I think Wozniacki is a great player. I think she's someone who is going to have a really great future ahead of her. She's a smart girl. I think she played some smart tennis today. That's something I think we want to see. It's not just the hard hitters. She's really someone who thinks out there, and that is fun to see, as well.

Q. Besides getting married and having a kid and maybe getting tattoos, the other big life change is that your father is no longer here. I'm wondering if he's been in your thoughts the last couple weeks? Has that experience helped in any way?
KIM CLIJSTERS: Yeah, I'm going to try not to cry with this. But of course, with everything that you do, you know, it's -- you feel his presence. You know, it's not just me, it's my sister, it's Brian. We very strongly feel his presence. That's something that's very comforting at the same time, but it's also something that's a little bit sad.
There are things that happen, and I really believe in signs. So there has been so many things that have happened in these last few weeks, or even in the last months where we feel like, Okay, he's watching over us, and that's just a nice feeling to have.

Q. When you retired, some of us thought, she's definitely coming back.

Q. Yes. Loves the competition. She's not going to be able to stay out of it. Other people thought, no, she's getting married and have a baby and she's not going to come back at all. Did you ever feel like, I never want to play competitive pro tennis again?
KIM CLIJSTERS: Yes, definitely. It was literally only until the start of this year where -- it's not that I thought like, I'll never play tennis again. I just didn't think about it. I just didn't think it -- you know, looked at it as an option for me.
I just, you know, yeah, because there were so many things going on with the wedding and I was pregnant and I was breastfeeding and everything. So you don't get into the whole training routine or anything until at the start of this year when I got that, yeah, the invitation to Wimbledon again.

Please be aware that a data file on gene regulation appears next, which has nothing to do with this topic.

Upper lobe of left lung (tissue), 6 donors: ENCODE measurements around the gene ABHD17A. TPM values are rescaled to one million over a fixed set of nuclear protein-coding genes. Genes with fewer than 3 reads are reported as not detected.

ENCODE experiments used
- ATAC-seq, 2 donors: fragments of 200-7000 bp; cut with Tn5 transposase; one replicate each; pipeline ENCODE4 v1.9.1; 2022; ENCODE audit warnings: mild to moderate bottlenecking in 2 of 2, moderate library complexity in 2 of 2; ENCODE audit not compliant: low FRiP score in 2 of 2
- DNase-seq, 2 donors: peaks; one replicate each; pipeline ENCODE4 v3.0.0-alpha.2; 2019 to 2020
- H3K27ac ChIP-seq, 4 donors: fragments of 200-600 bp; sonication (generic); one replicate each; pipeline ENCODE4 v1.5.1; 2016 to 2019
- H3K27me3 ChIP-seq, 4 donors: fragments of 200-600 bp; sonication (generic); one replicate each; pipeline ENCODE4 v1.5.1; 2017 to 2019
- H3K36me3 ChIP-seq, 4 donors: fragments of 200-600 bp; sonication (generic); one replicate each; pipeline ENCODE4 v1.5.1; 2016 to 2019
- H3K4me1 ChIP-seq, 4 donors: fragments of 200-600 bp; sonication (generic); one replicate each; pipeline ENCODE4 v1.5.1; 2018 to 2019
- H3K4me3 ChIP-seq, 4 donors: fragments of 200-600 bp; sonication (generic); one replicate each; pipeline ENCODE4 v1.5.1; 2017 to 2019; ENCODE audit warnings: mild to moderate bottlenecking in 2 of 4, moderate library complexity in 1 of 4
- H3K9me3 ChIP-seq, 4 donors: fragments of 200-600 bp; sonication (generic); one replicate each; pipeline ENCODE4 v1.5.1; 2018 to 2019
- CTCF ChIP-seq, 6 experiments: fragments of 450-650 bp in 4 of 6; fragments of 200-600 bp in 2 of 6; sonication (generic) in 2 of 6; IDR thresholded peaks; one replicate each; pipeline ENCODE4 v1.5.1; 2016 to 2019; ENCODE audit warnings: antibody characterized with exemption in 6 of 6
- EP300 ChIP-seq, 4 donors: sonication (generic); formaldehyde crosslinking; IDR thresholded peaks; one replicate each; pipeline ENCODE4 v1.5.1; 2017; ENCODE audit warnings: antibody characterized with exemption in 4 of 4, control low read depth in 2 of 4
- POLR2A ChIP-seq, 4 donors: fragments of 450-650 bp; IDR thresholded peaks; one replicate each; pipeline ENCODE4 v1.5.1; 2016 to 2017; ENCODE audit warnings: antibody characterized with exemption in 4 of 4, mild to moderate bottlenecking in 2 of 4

I think that's how, yeah, how it all started and how I got that competitiveness back, I think, to just not just want to go play exhibitions here and there and just to do this serious tournaments and just to see if I can, you know, just really challenge myself, I think, was the biggest thing, I think.

Q. Roger Federer said he wishes to keep playing until his children play tennis. Do you feel the same way?
KIM CLIJSTERS: I don't know. I've never really thought about that. Obviously it's -- we're not the type of parents who are going to be pushing tennis racquets into her hands and telling her she has to play tennis. Obviously you want your children to find their passion, and whether it is in sports or whether it's in music or anything, you know, it's -- you know, you, as a parent, you want to support them in whatever choice they decide to take.
You want to guide them, but you don't want to tell them -- you don't want to push your will or your anything on them, you know.
So we're very, you know, open. I mean, she's 18 months. I think you just want to see her grow up and just get to know her and know her personality a lot better.

Q. Somebody asked you a few matches back to comment on Melanie Oudin's run here, and you recounted your first Grand Slam experience. You talked about just kind of walking around and the awe that you had for the magnitude of the event and the people that were around and players that you were in awe of and so forth. Obviously a few years later, you know, you seemed to have lost that and your motivation to play tennis. Do you feel now that maybe some of those feelings that a young teenage girl have have been rekindled, and maybe there is an appreciation for something there even now that you didn't have even back at that point?
KIM CLIJSTERS: Maybe a little bit, but I've always felt very lucky that I was able to play the sport that, you know, I loved and that I still look at as a hobby. I mean, this is something that -- it's such a great sport, and it's such a great environment to be a part of.
But I can understand, you know, someone like Oudin where, you know. From one day to another, you know, especially here in the States, I think everybody was watching her. I think that, you know, I mean, you need to have good people around you then to be able to guide you into a positive, to use it in a positive way.
And you know, I felt very -- I still feel very lucky that I've been able to have had that. I've had good people, especially my parents, to just be able to guide me and still have a normal life and don't take the other stuff that's going on and the fame and everything, to take that too serious, because, you know, that's not real life.
So you just -- I think she's a smart girl. She's a sweet girl. I think she's going to do just fine. Obviously now with a few of the girls that have done well here in the Grand Slam, the expectations are starting to come up, and that's going to be interesting now to see how they're going to cope with that in the next few tournaments.